President Donald Trump huddled Wednesday with Fox News host Sean Hannity and former Speaker Newt Gingrich, according to two people familiar with the plans, a meeting that was originally set to discuss midterm strategy.
The meeting took place at the White House as Trump prepares a four week push to help Republicans keep control of Congress. Gingrich, who led the 1994 Republican takeover of Congress, penned an expansive memo for the president detailing how to hold onto majorities in the Senate and the House, one of the people familiar with the plans said.
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The former speaker is best known as the architect of the “Contract with America,” the government-shrinking rubric that was a key part of the GOP’s successful midterm strategy that year, when the Republicans picked up 54 House seats and eight seats in the Senate during President Bill Clinton’s first term. One of the pillars of that approach was having candidates unite behind a national message rather than focus on individual races. Reached for comment on the meeting, Gingrich hung up the phone.
Hannity is a friend and informal adviser to Trump who has defended the president amid controversy, and though he frequently offers on-air advice to the White House, he is rarely spotted on the White House campus. He remained in Washington on Wednesday to broadcast his primetime show live from Fox’s D.C. studios.
During a press conference in New York City last week, the president downplayed Hannity’s influence on his thinking, even while praising his coverage of the administration. “Believe it or not, I don’t speak to him very much,” Trump said. “But I respect him.”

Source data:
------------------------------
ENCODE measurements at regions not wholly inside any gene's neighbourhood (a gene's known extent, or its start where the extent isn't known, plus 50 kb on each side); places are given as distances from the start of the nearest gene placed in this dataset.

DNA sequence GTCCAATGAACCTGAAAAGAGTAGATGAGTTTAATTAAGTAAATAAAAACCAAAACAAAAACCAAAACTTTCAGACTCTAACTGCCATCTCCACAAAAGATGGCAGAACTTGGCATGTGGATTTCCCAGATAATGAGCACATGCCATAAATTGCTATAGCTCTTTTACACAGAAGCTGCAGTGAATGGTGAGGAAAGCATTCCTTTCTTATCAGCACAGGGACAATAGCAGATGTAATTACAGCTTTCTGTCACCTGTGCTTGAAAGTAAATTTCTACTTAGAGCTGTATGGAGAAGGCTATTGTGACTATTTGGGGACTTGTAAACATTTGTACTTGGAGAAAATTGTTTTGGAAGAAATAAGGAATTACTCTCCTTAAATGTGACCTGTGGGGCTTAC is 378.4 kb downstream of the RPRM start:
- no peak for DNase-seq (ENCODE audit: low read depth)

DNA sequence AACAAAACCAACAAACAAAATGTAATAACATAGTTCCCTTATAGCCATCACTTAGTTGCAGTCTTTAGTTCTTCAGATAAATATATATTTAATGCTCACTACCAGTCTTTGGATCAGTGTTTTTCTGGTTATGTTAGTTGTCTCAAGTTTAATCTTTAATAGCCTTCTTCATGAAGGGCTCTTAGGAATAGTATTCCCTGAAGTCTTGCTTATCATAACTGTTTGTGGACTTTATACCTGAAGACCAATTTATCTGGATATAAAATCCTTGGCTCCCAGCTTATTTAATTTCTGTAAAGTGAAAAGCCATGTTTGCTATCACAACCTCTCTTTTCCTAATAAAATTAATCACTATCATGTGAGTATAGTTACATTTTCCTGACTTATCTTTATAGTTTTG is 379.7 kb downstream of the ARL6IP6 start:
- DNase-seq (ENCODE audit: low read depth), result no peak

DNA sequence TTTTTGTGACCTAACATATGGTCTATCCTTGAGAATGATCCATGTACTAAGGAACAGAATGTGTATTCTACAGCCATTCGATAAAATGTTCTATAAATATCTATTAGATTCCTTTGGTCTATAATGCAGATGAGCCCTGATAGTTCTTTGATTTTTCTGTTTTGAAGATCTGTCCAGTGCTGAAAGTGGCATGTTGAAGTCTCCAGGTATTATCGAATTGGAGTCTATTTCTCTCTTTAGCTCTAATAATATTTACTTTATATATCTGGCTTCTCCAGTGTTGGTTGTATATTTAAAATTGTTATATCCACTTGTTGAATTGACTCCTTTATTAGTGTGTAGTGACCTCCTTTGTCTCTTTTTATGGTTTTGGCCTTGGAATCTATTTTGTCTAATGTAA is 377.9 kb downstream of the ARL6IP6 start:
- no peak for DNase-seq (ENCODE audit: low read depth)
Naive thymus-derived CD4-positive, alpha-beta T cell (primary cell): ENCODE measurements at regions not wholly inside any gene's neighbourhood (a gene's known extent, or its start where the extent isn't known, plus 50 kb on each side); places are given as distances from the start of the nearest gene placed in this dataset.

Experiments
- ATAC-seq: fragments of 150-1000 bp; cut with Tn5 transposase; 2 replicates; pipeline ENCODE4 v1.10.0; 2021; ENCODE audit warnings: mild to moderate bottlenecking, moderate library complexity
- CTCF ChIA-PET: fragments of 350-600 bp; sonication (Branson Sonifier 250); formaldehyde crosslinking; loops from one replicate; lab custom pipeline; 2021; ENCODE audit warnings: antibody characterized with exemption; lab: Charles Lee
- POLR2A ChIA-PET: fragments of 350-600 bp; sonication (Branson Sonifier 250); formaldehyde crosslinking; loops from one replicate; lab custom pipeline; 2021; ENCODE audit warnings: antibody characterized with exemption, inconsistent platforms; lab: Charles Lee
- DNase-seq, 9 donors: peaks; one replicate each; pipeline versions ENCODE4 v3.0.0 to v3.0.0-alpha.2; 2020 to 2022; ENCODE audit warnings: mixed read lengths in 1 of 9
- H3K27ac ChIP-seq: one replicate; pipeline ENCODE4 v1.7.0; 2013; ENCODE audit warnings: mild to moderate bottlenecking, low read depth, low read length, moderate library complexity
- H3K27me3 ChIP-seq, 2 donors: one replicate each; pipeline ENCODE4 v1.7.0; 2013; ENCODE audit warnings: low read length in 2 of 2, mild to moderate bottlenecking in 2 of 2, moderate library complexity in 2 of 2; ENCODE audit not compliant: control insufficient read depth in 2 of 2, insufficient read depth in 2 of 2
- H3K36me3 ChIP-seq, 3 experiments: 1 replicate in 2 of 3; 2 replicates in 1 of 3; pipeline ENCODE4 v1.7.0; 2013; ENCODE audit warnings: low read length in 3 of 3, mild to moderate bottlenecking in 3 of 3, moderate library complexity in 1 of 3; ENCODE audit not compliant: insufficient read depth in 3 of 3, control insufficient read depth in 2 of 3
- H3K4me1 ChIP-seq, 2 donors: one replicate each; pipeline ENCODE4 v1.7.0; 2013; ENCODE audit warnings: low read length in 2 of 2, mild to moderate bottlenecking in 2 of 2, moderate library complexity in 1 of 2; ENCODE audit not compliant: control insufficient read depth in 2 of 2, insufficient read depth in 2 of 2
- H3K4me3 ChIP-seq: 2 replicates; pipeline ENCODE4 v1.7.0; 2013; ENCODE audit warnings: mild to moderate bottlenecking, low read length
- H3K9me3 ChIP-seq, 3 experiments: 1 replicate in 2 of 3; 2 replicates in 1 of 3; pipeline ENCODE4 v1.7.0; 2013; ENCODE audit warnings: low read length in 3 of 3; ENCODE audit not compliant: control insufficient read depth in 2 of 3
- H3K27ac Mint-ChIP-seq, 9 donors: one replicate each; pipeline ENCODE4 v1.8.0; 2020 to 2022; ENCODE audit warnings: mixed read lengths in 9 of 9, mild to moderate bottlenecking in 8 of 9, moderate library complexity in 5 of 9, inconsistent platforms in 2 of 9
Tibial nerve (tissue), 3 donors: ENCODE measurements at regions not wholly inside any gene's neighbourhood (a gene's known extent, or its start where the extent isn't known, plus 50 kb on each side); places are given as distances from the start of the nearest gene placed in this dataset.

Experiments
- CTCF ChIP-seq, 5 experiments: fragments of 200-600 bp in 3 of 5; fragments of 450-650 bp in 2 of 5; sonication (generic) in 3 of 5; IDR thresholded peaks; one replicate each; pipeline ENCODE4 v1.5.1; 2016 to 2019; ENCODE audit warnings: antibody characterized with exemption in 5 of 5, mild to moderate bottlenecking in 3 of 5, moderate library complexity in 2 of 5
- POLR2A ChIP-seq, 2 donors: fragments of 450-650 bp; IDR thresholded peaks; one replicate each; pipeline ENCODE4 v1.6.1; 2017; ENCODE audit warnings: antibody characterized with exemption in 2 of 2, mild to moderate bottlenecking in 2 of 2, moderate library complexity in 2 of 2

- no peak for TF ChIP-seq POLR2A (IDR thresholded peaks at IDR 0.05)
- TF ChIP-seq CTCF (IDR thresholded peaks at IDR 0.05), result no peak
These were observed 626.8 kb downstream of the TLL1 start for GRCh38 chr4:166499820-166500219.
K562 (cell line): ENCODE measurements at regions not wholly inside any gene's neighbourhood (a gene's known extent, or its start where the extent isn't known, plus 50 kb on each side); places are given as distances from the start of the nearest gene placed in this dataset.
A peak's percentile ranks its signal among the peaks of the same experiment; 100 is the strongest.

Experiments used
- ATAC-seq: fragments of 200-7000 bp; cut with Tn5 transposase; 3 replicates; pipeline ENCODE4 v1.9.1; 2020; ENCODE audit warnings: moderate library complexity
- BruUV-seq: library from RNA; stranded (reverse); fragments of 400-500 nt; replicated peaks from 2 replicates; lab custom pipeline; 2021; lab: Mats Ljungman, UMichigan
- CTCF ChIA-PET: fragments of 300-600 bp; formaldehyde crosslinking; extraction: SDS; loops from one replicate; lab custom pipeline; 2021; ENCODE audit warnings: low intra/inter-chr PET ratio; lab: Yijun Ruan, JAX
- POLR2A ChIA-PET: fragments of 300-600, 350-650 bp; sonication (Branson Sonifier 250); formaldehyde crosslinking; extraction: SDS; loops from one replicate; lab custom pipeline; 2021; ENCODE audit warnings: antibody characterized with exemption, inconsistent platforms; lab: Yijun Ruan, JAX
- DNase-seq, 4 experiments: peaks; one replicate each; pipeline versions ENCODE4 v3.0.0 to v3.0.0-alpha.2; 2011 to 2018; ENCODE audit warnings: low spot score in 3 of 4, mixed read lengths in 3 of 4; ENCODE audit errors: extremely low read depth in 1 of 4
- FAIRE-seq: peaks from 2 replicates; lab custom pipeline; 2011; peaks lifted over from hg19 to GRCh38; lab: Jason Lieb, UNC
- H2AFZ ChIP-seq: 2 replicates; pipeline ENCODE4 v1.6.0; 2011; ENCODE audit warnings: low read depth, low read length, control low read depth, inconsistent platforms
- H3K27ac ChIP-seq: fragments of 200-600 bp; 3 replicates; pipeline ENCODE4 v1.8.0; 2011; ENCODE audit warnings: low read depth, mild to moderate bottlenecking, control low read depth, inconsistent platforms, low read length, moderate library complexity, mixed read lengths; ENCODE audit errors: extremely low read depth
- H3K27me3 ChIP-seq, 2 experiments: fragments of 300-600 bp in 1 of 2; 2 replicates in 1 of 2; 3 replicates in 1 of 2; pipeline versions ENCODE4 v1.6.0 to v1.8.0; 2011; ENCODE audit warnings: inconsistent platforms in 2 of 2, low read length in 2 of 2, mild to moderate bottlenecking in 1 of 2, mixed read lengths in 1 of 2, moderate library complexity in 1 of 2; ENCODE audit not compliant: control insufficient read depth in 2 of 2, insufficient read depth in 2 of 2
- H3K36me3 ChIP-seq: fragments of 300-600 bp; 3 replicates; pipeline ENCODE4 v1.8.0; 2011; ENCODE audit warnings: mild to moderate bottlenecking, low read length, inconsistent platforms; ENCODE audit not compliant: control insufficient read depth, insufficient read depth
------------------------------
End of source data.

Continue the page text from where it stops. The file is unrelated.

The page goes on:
In an email statement to POLITICO, Hannity said: “When Politico provides me details and copies of their schedules, I will consider offering mine.”
In July, Trump hired Hannity’s longtime friend and former executive producer, Bill Shine, as White House communications director, formalizing the ties between the administration and the network.
Trump has ratcheted up his midterm campaigning recently, holding seven events in seven states in the last two and a half weeks. In recent days, however, the president has appeared more enlivened by his potential Democratic foes in 2020 than he is by the midterms.
On Thursday night, he appeared at a rally for Republican senatorial nominee Karin Housley in Rochester, Minn., a state he lost narrowly in 2016 and which he assured the crowd was not, despite its reputation, a Democratic state. Earlier in the week, he made an appearance in Mississippi to campaign for Sen. Cindi Hyde-Smith, who was appointed to replace Thad Cochran and who is running for her first full term.
Press secretary Sarah Huckabee Sanders did not respond to calls and emails about Wednesday evening’s meeting.